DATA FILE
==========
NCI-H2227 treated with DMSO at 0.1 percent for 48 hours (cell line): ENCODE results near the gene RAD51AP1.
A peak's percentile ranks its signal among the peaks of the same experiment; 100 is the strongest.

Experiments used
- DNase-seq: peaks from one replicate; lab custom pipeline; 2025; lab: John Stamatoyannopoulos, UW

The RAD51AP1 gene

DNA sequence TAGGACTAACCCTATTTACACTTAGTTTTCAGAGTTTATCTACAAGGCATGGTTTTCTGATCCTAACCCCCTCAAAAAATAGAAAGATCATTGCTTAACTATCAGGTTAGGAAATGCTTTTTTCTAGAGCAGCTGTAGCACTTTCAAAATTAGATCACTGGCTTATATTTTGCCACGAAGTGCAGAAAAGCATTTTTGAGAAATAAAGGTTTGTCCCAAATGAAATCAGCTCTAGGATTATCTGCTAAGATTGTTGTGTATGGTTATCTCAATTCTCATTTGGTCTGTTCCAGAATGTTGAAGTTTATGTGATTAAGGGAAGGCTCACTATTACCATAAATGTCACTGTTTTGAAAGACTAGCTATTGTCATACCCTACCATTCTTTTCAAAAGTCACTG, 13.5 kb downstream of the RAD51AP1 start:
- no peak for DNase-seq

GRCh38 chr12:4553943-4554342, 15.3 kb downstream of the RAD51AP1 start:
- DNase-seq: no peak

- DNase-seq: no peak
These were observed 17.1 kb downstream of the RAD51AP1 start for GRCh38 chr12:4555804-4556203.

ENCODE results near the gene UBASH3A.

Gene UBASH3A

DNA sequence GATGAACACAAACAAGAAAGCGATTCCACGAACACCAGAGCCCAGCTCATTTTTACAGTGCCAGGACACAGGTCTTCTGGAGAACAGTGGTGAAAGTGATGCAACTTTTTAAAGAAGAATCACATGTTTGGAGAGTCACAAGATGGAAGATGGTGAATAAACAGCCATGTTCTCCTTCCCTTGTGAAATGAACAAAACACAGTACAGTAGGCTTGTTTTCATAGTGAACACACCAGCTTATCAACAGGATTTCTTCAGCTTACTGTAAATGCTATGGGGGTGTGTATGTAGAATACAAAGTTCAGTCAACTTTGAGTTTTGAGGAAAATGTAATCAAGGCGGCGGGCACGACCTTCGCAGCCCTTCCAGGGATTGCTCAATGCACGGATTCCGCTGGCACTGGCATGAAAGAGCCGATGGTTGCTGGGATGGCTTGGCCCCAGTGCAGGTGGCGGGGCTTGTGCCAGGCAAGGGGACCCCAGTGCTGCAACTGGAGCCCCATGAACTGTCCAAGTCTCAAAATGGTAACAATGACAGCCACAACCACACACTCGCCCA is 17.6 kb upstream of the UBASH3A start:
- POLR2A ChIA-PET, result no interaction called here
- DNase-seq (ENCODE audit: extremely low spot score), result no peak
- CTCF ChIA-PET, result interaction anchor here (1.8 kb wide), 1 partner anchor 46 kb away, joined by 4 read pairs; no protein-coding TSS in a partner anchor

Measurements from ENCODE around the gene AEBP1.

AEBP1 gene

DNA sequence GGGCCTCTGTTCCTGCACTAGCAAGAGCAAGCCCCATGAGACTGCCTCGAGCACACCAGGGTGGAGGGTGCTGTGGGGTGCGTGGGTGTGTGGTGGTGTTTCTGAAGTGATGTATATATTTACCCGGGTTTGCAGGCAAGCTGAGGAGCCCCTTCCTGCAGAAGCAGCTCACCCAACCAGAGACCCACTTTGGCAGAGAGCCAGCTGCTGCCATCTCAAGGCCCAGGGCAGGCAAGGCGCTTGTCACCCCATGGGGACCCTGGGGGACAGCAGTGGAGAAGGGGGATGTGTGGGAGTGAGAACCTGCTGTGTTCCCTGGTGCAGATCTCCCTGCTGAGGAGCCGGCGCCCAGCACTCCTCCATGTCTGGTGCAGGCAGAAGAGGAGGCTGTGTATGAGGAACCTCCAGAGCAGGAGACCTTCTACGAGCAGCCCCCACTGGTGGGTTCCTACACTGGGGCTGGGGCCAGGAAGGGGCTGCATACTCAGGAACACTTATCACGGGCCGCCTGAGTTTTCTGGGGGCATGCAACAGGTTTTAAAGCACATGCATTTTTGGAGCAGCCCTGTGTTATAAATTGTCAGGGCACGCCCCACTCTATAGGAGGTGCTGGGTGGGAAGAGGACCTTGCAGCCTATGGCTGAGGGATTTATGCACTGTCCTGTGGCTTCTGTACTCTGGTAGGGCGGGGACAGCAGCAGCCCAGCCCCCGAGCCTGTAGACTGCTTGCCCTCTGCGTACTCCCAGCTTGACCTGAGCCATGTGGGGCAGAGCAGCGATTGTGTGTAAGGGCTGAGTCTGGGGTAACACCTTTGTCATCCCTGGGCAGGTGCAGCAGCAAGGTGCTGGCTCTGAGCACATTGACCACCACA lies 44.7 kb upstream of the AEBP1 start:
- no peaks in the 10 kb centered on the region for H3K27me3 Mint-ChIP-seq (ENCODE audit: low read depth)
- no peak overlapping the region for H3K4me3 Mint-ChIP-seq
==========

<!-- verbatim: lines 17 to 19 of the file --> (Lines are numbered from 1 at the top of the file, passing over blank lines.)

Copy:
- CTCF ChIA-PET, result interaction anchor here (1.8 kb wide), 1 partner anchor 46 kb away, joined by 4 read pairs; no protein-coding TSS in a partner anchor

Measurements from ENCODE around the gene AEBP1.

AEBP1 gene